Class Description

AFTER THIS CLASS YOU’LL BE ABLE TO:

  • Brainstorm and develop concepts for creative portraiture
  • Turn a client's story into a unique portrait
  • Design and build your own props and sets
  • Take great portraits of subjects at any age
  • Shoot and edit portraits with confidence
  • Increase the odds of success in photography contests
  • Move beyond traditional portrait photography

ABOUT KELLY'S CLASS:

Tired of the traditional, overdone portraits? Dive into creative portrait photography by turning a client's story into stunning portraits with substance. Learn how to brainstorm concepts for a unique image based on a client's story and personality. Explore options for building your own unique set and props. Working with techniques like Photoshop composting and in-camera double exposures, learn how to turn abstract ideas into portraits with meaning.

Join Kelly Brown, a nationally recognized portrait photographer that's captured several awards for her storytelling abilities, and go behind the scenes for five live portrait shoots. Create portraits that span multiple age groups, with a behind-the-scenes look at portrait photography for newborns, children, teenagers, adults, and senior citizens. From brainstorming to editing, weave a meaningful story in front of the camera.

Following the live shoots and editing, Kelly shares insight into photography contests, from the submission process to tips for wowing the judges. Learn how to prepare an image for a print or digital competition.

This isn't the beginner's class on creating a good portrait with basics like depth of field and properly lighting the subject's face -- this is the portrait photography class for photographers ready to go beyond the basics to capture their best portraits yet using creative storytelling techniques. Stop regurgitating the same tired traditional portraits you've seen hundreds of time and capture creative portrait photography that inspires.

WHO THIS CLASS IS FOR:

  • Intermediate photographers looking to break out of the norm
  • Professional photographers in a creative rut
  • Environmental portrait photographers

SOFTWARE USED:

Adobe Photoshop CC, Adobe Camera RAW

ABOUT YOUR INSTRUCTOR:

As one of the most awarded portrait photographers, Kelly Brown is known for her knack for capturing creative portraiture. The owner of Little Pieces Photography in Brisbane, Australia, Kelly is most known for her work in the newborn genre, though her portraiture spans all ages. With a straight-forward, easy-to-follow teaching style, she's taught newborn photography and posing classes in more than 20 countries. As the judge for international print competitions and the winner of highly reputable contests such as the WPPI Photographer of the Year, Kelly also shares insight into photo contests with her students.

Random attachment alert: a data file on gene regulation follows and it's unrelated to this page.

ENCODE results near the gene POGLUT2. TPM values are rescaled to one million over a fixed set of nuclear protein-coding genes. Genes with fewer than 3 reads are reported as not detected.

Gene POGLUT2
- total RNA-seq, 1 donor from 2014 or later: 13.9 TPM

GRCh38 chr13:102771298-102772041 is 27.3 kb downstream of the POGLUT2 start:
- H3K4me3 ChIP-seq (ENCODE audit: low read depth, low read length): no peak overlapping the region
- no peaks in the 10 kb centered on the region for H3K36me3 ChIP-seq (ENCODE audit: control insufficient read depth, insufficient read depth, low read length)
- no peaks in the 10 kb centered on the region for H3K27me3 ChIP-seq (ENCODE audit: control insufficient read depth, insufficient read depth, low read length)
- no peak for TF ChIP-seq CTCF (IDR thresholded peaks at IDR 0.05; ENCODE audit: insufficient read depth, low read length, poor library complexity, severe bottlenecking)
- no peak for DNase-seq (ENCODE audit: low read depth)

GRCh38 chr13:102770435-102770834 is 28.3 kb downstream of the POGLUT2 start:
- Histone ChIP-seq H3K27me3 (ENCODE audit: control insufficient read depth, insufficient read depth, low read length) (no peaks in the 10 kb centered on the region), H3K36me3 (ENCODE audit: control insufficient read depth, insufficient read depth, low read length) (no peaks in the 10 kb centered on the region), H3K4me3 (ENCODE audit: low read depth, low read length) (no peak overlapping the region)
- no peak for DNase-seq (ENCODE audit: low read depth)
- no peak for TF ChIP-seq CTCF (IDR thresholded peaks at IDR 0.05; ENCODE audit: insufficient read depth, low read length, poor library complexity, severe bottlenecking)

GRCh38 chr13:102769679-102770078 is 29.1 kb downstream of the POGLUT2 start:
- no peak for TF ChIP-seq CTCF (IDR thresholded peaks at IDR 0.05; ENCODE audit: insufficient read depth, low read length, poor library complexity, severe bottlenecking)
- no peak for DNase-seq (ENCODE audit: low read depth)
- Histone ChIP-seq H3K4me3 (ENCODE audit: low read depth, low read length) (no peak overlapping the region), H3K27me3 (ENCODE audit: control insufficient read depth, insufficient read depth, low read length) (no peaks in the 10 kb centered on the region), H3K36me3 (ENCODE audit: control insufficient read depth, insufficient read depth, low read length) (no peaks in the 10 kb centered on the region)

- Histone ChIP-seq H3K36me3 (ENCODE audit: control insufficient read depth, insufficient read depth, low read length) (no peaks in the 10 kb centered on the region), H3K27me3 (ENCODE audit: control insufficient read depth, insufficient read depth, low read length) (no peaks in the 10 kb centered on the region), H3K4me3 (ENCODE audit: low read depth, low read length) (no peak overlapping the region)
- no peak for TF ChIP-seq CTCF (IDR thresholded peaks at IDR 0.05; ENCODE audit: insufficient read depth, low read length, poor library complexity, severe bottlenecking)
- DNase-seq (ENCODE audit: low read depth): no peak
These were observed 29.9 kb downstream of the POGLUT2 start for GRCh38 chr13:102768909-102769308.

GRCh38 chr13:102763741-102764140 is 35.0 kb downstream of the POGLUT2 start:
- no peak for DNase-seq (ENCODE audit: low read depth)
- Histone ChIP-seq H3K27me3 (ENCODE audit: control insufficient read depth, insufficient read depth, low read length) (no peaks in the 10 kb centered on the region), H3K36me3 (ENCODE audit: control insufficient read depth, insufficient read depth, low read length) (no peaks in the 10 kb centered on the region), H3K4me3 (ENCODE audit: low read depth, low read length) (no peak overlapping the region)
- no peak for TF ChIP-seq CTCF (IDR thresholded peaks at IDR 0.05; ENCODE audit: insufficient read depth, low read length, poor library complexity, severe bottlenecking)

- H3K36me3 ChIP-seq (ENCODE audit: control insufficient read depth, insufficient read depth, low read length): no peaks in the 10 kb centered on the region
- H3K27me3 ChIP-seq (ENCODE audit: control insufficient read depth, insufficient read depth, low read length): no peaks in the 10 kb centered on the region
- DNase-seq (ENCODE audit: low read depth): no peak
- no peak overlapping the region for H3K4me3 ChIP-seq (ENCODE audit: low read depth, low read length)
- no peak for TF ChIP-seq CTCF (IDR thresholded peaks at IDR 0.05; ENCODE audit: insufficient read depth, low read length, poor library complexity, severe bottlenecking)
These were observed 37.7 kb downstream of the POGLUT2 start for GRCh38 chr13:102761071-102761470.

Lessons

  1. Class Introduction

    Dive into storytelling portraiture with the why behind this type of photograph. Gain an overview of the course and see the story behind inspiring portraits.

  2. The Power of Portrait Photography

    Photography is powerful -- build the tools to unlock that power by using your own experience, challenges, and limitations to bring them to your portrait photography.

  3. Introduction to Newborn Portrait

    See the inspiration behind the newborn portrait and the props involved. Learn why Kelly designed the shoot the way that she did -- and how her creative storytelling grew her business. Touch on the elements that are different when photographing a newborn, including safety concerns.

  4. Find Inspiration for Newborn Portrait

    How do you find the inspiration for a storytelling portrait? In this lesson, Kelly discusses researching the subject -- the newborn -- digging into relevant topics, and finding inspiration for the shoot. See other samples of storytelling newborn photography and learn the story behind the images.

  5. Create The Scene for Newborn Portrait

    Take storytelling ideas for newborns and turn them into reality with handmade props. In this lesson, Kelly walks through different props she's created and how she went from the original inspiration to crafting a unique prop.

  6. Prepare & Pose Newborn for Portrait

    Kelly preps for the live shoot by checking the props and making sure everything is within easy reach. Gain tips for working with babies, including wrapping and posing.

  7. Shoot: Techniques for Photographing Newborn

    In the first live shoot, go behind the scenes as the story comes to life. Watch Kelly work with getting the baby settled and in position and gain shooting tips when working with newborns.

  8. Newborn Image Review

    While reviewing the images from the shoot, Kelly shares tips on composition, camera settings, and why she framed the image the way that she did. Gain additional insight into the shoot from student questions.

  9. Introduction & Find Inspiration For Child Portrait